TOPEKA — Future employees in the Kansas Public Employees Retirement System and those who aren’t vested by July 2013 would have 401K-style investments that grow and shrink with the markets under a plan recommended by the KPERS Study Commission on Tuesday.
Sen. Jeff King, a Republican from Independence who co-chairs the commission, said his proposal is the first step of a long process that aims to ensure that the Legislature funds benefits for teachers and government workers and doesn’t create the massive liabilities lawmakers are grappling with now.
The recommendations, approved in 8-3 votes, change nothing for vested employees — those with at least five years of service — and do little to address the $8.3 billion shortfall the system faces. The commission meets again today to discuss plans for vested employees and ways to deal with the shortfall.
KPERS provides about 260,000 current and former employees retirement plans that guarantee benefits based on a formula instead of market returns or member contributions. The system has more than 150,000 active members with an average salary of $40,024. The retirement system serves 25,737 state employees, 84,438 school district workers and 40,307 local government employees.
Under the recommendation approved Tuesday, new KPERS employees would be required to direct 6 percent of their wages to the plan. The state would contribute 1 percent the first year and ratchet up its contribution by half a percent each year until it reaches 5 percent in the ninth year of work. Then it would remain at 5 percent until the employee quit.
Supporters of moving toward a 401(k)-style plan contend the state can’t sustain traditional pension plans and that most private companies already offer 401(k)-style plans. But opponents believe such a plan will lead to less secure and less generous retirement benefits.
Sen. Laura Kelly, D-Topeka, said she’s concerned the proposal is “patronizing” by requiring an investment that the state won’t match in full. If the state moves to a defined contribution plan, employees should have a choice to participate in it, she said.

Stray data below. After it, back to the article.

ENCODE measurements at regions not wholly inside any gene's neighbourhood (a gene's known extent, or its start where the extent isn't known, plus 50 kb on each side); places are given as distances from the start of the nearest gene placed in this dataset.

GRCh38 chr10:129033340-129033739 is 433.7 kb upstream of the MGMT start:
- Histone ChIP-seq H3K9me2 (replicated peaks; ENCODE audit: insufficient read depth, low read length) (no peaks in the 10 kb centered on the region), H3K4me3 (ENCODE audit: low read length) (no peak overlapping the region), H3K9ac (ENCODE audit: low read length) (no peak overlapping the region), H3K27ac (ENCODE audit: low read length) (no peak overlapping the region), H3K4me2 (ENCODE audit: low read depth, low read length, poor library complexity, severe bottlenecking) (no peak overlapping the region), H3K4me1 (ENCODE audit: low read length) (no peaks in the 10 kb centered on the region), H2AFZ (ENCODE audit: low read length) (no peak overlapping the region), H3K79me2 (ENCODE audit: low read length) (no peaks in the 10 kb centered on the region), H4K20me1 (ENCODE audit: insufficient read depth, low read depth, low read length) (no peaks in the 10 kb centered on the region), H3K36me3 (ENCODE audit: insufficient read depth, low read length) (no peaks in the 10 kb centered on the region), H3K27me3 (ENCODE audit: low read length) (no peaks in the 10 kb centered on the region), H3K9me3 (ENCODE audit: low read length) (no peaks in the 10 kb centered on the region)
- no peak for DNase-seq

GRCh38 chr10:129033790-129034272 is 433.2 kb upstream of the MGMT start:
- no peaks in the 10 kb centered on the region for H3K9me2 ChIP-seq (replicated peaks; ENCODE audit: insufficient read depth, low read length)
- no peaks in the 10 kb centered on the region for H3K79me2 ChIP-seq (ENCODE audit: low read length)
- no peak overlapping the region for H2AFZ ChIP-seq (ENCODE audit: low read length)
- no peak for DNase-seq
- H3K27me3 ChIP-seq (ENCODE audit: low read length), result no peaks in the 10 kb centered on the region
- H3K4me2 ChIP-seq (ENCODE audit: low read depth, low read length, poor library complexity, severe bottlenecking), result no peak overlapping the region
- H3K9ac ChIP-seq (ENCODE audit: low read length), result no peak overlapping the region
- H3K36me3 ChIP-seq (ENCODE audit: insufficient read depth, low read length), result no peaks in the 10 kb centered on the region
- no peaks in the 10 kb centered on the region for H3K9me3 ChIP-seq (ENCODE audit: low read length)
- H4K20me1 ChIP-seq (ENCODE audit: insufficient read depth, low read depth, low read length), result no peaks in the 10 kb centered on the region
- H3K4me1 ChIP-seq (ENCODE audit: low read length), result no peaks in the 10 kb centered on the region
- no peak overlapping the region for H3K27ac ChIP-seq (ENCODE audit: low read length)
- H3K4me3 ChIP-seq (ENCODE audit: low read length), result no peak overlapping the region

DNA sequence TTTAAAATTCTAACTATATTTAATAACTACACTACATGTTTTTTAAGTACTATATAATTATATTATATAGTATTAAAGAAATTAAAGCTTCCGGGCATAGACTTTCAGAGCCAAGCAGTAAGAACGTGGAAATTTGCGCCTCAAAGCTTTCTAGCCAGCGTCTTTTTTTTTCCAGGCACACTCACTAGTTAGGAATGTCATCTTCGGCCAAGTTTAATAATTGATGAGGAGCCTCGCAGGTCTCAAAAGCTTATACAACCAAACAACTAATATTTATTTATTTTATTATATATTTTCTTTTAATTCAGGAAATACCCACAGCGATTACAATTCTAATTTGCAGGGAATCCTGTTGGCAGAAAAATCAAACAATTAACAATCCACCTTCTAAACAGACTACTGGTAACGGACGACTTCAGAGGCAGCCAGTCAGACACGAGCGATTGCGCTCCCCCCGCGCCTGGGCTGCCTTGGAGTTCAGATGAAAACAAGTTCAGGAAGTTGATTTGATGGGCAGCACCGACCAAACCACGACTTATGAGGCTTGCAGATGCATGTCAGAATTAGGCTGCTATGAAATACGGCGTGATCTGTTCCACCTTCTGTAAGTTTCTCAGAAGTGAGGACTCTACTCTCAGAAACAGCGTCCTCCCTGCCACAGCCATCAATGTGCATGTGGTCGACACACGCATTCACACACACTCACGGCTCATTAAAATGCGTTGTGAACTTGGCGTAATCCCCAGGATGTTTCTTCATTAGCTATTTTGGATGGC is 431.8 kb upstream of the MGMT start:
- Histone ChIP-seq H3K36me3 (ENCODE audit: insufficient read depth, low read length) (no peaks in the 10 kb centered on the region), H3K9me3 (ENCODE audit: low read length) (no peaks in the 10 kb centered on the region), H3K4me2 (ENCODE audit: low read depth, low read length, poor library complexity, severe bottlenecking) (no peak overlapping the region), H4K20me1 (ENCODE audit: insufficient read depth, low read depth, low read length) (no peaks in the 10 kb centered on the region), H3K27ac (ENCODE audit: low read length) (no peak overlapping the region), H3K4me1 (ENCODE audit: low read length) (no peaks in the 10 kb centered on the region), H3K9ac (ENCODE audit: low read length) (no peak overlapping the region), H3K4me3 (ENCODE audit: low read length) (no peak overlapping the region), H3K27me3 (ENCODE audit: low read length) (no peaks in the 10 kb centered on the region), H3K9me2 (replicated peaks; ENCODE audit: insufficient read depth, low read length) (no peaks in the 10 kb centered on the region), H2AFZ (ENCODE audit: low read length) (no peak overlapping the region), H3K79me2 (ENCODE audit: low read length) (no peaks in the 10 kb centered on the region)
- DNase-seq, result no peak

“I’d be more open to that than I am to this, which is the worst of both worlds for the employee,” she said. “We require their contribution and we guarantee nothing.”
KPERS currently guarantees benefits based on salary and longevity instead of allowing retirement investments to produce only what the markets provide. That volatility has led many to see significant reductions to money invested in 401(k) plans in recent years as the economy has struggled.
Gov. Sam Brownback has repeatedly advocated a 401(k)-style system, and Rep. Ed Trimmer, D-Winfield, suggested Brownback may have improperly influenced the commission.
He cited an Eagle editorial blog excerpt that paraphrased Brownback saying the commission “would recommend switching to a defined-contribution plan for new employees.”
“If that’s the case, and that’s what’s happening here, then I suggest we violated open meetings laws and decisions have been made for this commission outside this room and I think that needs to be investigated,” Trimmer said. He said he wasn’t directly accusing anyone of a violation, but he questioned how Brownback could say that and what it was based on.
Trimmer accurately recited what was written in an editorial blog on Kansas.com and printed in The Eagle. Brownback wasn’t quoted in the editorial; in a meeting with Eagle reporters and editors Tuesday, he said: “I think they’re going to recommend a defined contribution system for new hires.”
Brownback has predicted the commission would propose that the state start a 401(k)-style plan for new hires or at least a hybrid between such a plan and the state’s traditional plans, which guarantee benefits up front based on a worker’s salary and years of service, rather than tying them to investment earnings. Spokeswoman Sherriene Jones-Sontag said the governor merely repeated that prediction in his meeting with The Eagle.